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Oakland A’s history (7/5): Rickey Henderson hits leadoff homers in both games of doubleheader

It’s only been done four times in MLB history

Like this but in the home white jersey

Rickey Henderson holds the all-time MLB record for home runs leading off a game, by a wide margin. His 81 are a full 50% more than the runner-up, who has 54. He played forever, led off for his entire career, and was an excellent hitter with solid power who couldn’t be pitched around, so it’s no surprise to see him far and away at the top of this list.

Some of Rickey’s leadoff homers have been especially memorable. When the Oakland A’s were in the 1989 World Series, he hit one to open Game 4 (video). In 2000, when he signed midseason with the Seattle Mariners, he hit one in his first plate appearance for his new team, at age 41 (video). In 2003, with the Los Angeles Dodgers, the final dinger of his career was a leadoff drive (video).

But perhaps the most impressive demonstration of Rickey’s leadoff power came on July 5, 1993. The A’s were hosting a doubleheader against the Cleveland Indians, and he went deep to open both games.

The first came against Indians starter Paul Abbott, in a game that Oakland later won on a homer by Mike Aldrete, who is now the A’s first base coach. Rickey’s second tater came against Mark Clark, though Cleveland later caught up and tagged a loss on Oakland’s future former pitcher coach, Curt Young.

At the time, Rickey became only the second player ever to hit leadoff homers in both games of a doubleheader. It’s since been done twice more. Here’s the full list:

  • 5/30/1913: Harry Hooper, BOS, vs. WSH
  • 7/05/1993: Rickey Henderson, OAK, vs. CLE
  • 8/21/1999: Brady Anderson, BAL, vs. CHW
  • 8/13/2018: Ronald Acuna, ATL, vs. MIA

Hooper and Henderson are Hall of Famers, while Acuna, who did it at age 20, is a budding superstar. Anderson isn’t quite up to that lofty standard, but he still surpassed 200 homers in his career and made his mark on history by swatting 50 in 1996, making him only the 15th player ever to reach that mark at the time.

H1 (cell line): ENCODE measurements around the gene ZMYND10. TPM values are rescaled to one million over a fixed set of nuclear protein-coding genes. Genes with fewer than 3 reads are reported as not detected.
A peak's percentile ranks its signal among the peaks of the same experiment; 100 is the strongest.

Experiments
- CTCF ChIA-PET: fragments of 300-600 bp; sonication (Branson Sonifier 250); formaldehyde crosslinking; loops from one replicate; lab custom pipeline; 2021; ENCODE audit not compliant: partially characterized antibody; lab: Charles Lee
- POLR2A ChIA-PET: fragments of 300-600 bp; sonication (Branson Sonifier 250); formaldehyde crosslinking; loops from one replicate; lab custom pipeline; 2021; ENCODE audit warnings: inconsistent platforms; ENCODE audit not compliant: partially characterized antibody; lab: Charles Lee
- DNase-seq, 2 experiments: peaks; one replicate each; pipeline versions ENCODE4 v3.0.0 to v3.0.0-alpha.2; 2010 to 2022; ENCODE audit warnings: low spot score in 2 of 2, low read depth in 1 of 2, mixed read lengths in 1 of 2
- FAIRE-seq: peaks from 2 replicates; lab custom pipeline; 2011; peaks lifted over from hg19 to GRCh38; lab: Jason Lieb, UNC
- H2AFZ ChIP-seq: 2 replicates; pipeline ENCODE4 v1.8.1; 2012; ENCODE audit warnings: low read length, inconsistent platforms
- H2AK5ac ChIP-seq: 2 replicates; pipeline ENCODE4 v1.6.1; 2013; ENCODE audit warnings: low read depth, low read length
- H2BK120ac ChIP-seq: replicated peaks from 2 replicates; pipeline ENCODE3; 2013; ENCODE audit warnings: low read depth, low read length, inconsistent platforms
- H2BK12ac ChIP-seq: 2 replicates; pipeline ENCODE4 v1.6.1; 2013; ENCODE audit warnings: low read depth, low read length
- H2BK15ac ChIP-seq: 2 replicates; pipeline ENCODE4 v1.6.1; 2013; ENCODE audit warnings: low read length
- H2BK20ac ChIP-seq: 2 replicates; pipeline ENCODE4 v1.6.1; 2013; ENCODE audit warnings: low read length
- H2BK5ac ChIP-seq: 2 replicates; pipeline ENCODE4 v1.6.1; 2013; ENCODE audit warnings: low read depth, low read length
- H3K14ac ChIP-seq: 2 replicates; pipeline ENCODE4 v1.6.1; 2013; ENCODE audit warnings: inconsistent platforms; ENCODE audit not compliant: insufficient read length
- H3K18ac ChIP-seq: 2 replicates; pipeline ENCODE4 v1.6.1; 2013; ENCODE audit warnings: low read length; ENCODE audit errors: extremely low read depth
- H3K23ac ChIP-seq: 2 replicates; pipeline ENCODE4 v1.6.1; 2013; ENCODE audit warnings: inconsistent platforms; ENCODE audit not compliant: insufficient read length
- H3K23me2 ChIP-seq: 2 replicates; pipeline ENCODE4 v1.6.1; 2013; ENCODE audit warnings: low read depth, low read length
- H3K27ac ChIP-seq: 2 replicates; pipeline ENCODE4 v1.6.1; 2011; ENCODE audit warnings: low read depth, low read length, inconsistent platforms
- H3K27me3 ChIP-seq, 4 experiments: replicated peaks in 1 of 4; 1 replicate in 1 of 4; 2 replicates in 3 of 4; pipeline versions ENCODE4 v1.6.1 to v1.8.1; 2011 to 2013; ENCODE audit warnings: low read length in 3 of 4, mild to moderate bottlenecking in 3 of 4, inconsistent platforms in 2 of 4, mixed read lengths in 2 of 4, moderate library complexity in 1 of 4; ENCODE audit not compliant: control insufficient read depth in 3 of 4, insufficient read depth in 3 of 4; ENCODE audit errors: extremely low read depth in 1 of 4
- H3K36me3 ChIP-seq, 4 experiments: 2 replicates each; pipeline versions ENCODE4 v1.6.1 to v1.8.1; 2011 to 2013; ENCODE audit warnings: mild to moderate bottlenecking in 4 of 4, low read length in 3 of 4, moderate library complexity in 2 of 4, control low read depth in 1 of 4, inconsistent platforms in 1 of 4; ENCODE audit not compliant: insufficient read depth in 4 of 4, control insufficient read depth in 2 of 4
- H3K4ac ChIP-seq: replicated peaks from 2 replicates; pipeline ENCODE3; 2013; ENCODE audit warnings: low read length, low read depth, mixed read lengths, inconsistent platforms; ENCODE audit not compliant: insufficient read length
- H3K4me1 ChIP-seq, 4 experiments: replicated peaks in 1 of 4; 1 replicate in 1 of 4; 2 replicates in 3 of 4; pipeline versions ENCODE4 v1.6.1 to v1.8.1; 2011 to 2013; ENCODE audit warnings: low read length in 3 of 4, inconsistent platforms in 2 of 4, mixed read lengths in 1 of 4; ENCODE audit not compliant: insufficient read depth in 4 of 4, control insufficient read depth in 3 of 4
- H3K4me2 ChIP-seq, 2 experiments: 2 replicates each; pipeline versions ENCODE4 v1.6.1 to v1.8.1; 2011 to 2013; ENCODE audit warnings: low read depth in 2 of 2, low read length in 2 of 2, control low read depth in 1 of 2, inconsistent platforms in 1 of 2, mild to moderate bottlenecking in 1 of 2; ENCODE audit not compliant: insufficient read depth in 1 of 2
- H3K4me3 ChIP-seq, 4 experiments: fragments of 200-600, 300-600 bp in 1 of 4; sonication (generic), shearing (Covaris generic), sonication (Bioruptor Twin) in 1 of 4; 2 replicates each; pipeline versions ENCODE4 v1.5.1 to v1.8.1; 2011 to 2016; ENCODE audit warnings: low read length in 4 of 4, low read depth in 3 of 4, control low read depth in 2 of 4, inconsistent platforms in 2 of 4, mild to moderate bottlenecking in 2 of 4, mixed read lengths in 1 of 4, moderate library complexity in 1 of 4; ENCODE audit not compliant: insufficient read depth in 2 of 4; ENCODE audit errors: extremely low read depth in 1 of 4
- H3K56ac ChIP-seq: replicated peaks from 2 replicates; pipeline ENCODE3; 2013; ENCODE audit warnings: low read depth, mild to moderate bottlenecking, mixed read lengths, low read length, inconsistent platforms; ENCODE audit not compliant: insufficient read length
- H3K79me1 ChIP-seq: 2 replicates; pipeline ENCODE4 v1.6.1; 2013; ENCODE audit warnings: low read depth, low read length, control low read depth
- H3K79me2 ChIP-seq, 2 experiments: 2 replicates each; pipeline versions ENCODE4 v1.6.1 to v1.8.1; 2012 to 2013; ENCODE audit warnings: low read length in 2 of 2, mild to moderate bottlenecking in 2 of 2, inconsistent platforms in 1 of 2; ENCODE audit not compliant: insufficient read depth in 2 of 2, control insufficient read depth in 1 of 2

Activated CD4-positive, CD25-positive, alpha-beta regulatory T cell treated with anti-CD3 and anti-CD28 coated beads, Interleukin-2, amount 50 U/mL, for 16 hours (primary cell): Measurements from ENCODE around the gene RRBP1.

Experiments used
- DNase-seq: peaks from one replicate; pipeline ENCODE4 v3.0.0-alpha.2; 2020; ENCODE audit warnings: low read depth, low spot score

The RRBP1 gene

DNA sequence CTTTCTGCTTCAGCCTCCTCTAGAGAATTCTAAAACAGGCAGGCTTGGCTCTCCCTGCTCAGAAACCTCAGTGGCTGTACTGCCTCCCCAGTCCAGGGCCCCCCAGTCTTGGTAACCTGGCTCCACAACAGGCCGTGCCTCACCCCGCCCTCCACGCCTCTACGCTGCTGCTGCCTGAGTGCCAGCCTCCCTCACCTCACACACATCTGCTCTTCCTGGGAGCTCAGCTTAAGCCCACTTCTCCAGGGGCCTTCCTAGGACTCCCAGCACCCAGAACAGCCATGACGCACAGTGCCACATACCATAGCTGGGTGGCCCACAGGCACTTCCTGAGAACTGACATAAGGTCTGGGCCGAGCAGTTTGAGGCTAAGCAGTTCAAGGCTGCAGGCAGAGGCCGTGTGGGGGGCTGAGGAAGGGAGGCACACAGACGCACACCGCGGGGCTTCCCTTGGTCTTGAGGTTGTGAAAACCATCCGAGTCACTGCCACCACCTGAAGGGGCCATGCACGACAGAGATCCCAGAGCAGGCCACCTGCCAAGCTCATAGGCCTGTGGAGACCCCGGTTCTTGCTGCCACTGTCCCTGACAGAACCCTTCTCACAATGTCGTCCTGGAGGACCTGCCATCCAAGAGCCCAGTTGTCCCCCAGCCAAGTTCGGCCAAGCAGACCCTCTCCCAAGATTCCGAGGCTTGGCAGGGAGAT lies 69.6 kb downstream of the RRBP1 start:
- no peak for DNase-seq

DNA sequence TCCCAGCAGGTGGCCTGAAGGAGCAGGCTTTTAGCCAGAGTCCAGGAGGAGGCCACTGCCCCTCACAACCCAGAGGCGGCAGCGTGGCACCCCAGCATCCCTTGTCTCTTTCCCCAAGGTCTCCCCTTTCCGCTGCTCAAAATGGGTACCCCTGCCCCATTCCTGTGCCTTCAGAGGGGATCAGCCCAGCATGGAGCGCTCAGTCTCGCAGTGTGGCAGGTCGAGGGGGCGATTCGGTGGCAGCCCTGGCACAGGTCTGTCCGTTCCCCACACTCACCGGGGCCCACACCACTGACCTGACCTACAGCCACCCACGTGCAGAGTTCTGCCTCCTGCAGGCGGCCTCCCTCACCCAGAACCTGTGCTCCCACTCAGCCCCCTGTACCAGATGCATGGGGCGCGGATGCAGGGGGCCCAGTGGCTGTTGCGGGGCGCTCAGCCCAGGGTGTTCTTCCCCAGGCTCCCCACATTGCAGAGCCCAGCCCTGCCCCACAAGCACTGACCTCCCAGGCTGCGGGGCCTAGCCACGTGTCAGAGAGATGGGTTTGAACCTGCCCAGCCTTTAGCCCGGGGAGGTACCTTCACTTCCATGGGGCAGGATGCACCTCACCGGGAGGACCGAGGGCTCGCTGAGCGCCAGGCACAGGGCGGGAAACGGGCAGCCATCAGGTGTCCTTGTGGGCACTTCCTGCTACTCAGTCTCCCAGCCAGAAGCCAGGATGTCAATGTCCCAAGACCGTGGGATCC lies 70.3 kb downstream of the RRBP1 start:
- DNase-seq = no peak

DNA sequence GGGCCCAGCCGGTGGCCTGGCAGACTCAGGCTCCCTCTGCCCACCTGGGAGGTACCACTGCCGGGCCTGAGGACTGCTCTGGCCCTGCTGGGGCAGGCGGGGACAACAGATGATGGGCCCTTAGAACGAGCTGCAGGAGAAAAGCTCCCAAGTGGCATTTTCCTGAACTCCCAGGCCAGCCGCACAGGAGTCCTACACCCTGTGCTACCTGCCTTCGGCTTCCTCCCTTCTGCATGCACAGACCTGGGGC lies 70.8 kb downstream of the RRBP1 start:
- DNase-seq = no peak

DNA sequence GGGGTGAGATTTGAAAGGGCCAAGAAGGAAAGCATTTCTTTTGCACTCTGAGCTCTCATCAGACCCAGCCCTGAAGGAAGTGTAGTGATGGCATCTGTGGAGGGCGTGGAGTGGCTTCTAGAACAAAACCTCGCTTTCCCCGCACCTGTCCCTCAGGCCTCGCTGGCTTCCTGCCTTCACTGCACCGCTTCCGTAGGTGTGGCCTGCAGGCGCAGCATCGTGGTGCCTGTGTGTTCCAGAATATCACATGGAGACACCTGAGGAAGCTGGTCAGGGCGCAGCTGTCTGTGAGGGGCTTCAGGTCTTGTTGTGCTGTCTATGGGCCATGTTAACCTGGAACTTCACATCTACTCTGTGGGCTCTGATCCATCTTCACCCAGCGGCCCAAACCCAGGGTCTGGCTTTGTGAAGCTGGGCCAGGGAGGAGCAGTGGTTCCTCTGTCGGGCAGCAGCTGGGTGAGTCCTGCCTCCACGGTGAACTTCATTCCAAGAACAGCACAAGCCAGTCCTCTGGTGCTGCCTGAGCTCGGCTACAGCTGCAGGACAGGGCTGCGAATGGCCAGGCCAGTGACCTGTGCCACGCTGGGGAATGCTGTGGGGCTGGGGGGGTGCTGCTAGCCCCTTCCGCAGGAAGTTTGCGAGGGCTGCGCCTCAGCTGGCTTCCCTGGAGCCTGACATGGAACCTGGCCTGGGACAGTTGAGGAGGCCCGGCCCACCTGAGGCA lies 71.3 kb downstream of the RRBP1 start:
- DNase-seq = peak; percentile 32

When it comes to single-game achievements, it’s always interesting to put them in the context of other celebrated feats. Pitchers have thrown 23 perfect games in history, or 21 if you only count the Modern Era starting in 1901. A hitter has racked up four homers in a game on 18 occasions. There have been 15 unassisted triple plays by fielders.

But this one has all of those beat, with only four occurrences, though of course it benefits from the fact that doubleheaders themselves only happen a few times per year. It even edges out pitchers who have struck out 20 batters in regulation, which has happened five times.

“That’s a long time,” Henderson said at the time, regarding the 80-year gap between Hooper’s big day and his own, “but we don’t play many doubleheaders.

“It’s a great feeling in that sense, but for me, the biggest thing is getting our team a run and getting us in the ballgame,” he said.

To find something more rare, you have to look for things like Fernando Tatis (Sr.) hitting two grand slams in one inning (video), or Bill Mueller hitting slams from both sides of the plate in a game (video), or Wilbert Robinson and Rennie Stennett notching seven hits in a nine-inning game (video). Here are some more records to browse through.

As for leadoff homers, the career list is full of great and mostly recent names, as you’d expect. The Top 10, in order: Rickey (81), Alfonso Soriano (54), Craig Biggio (53), Ian Kinsler (48), Curtis Granderson (47), Jimmy Rollins (46), Brady Anderson (44), Ichiro Suzuki (37), Charlie Blackmon (36), and George Springer (36).

But one man stands at the top, and it’s not even close. And 27 years ago yesterday, he doubled down on it in one of the most rare feats in league history.